With the Coalition having retreated from the idea of making changes to the GST or negative gearing, the budget announcement is likely to bring a measure of stability, rather than upheaval to the sector.
“These days they generally seem to try and leak all the major points before hand so there are no big surprises. With negative gearing taken off the table by the Coalition there doesn’t look like being anything that’s going to have a huge impact on investors or the market,” Rich Harvey, chief executive officer of propertybuyer.com.au said.
“It looks like there might be some changes around super funds and contributions. The tax benefits of making contributions could be tightened and that could mean people have less money in those funds and won’t have the same opportunity to invest in property through super,” Harvey said.
Philippe Brach, chief executive officer of Multifocus Properties & Finance, agreed with Harvey that it’s unlikely there will be any real surprises in the announcement, however he believes changes to superannuation will have a different effect on the property market.
“I do think there will be some tinkering around super and the contributions that people can make. Depending on the extent of any changes to allowable contributions and the tax concessions they carry, we might an increase in market activity as people take the money they would have put into super and use it to directly invest in property,” Brach said.
“The government not touching negative gearing could also make property more attractive than super. If you have a situation where the government is chopping and changing then people can get disheartened, where as if there’s stability like it appears property will have that becomes more attractive,” he said.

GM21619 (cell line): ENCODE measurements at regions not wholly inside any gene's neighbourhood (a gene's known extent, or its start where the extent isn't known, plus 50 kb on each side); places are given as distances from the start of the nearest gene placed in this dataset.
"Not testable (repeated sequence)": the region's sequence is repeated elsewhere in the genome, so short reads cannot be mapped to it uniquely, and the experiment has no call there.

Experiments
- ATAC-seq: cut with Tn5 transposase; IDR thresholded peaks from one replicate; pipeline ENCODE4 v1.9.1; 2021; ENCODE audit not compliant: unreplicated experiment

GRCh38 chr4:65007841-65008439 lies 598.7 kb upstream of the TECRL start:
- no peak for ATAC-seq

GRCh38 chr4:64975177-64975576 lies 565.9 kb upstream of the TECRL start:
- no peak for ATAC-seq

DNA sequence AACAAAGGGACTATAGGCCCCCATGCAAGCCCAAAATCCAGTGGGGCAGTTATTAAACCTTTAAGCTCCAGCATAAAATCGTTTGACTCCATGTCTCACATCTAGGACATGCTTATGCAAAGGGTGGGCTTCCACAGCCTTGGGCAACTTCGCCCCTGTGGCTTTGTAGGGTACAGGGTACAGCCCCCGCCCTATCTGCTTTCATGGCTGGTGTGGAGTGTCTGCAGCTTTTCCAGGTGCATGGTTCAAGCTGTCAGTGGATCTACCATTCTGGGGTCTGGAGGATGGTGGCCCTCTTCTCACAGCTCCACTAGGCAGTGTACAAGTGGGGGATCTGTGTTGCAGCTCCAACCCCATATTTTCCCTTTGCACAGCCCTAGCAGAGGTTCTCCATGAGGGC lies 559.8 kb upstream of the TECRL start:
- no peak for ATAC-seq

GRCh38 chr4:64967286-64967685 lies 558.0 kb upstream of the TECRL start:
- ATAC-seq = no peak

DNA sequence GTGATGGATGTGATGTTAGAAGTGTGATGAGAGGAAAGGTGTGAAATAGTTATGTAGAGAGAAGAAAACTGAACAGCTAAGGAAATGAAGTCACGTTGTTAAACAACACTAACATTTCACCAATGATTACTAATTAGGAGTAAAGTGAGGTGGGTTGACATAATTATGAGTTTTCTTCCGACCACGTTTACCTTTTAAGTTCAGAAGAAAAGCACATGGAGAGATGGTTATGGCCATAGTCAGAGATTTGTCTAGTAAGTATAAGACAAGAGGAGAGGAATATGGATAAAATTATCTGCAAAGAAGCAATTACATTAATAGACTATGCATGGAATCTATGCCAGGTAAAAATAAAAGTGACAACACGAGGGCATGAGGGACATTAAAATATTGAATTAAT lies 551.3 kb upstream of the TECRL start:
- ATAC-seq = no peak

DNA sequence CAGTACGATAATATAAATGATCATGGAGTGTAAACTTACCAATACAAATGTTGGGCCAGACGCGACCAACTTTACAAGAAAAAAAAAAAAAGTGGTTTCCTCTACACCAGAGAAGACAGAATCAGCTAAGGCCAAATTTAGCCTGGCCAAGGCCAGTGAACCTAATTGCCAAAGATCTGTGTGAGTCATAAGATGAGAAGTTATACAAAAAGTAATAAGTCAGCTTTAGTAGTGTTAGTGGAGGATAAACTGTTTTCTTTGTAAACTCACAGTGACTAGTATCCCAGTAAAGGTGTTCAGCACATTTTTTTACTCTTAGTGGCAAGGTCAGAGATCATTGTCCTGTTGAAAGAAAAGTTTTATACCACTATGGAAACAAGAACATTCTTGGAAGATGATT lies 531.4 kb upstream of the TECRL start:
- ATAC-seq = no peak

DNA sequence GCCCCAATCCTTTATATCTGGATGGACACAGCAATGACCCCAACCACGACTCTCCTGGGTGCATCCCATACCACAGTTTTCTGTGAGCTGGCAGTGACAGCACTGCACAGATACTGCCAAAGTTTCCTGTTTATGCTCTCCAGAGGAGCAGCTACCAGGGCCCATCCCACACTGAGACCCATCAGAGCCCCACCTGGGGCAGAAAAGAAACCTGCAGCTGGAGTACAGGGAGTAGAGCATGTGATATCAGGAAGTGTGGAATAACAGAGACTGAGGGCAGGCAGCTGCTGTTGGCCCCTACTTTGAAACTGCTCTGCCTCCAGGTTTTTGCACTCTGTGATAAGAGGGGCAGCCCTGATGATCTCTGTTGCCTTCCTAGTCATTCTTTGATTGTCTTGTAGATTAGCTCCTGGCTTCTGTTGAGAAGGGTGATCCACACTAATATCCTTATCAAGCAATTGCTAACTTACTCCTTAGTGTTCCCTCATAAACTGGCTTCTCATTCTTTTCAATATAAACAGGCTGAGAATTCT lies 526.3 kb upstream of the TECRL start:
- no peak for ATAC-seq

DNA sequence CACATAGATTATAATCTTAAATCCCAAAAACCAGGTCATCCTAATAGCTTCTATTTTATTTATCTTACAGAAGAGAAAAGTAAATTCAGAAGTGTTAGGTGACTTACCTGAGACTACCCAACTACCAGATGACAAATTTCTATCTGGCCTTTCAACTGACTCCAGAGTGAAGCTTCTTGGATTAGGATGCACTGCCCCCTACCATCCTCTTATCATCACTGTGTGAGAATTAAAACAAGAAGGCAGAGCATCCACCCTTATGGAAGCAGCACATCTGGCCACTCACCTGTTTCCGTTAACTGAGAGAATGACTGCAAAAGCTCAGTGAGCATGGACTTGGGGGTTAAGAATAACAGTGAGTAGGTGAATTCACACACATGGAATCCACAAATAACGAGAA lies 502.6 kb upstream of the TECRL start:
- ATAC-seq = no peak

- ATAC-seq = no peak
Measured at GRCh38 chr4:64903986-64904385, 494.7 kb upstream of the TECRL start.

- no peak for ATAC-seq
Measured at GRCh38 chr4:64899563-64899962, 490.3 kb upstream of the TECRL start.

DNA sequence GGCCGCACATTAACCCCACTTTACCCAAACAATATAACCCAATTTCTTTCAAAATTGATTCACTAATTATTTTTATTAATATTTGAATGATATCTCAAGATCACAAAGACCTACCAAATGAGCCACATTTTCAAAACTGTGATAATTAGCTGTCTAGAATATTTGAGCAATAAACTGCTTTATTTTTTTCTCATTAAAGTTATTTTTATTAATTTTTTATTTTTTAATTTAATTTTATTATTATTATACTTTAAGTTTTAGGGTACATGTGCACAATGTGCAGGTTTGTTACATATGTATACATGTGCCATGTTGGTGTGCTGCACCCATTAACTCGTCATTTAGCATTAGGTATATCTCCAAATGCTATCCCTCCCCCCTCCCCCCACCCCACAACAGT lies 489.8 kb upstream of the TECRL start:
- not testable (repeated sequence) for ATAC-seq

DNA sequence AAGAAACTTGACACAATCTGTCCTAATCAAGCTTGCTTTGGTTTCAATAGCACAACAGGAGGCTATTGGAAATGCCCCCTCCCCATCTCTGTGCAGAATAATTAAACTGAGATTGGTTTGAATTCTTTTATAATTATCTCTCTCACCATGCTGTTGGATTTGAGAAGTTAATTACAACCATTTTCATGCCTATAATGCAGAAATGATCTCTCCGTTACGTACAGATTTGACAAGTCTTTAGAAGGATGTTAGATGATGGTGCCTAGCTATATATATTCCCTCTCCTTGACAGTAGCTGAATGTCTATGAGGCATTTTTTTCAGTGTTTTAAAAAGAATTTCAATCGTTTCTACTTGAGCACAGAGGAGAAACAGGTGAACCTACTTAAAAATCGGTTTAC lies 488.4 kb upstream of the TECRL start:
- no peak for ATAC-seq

While Brach believes the decision by the Coalition to not touch negative gearing is a positive one for the property market, Helen Collier-Kogtevs, founder of Real Wealth Australia, believes the government should clamp down on the tax break to benefit the wider economy.
“I think given where the economy is and our national debt is at, something has to give and the money needs to come from somewhere to help rectify the problem,” Collier-Kogtevs said.
While they both acknowledge it is unlikey to happen, Collier-Kogtevs and Brach do agree the budget should contain measures to assists first home buyers.
Collier-Kogtevs believes that should be done by addressing the issue of stamp duty, while Brach believes in a more direct mode of assistance such as re-introduction of a first home buyers grant.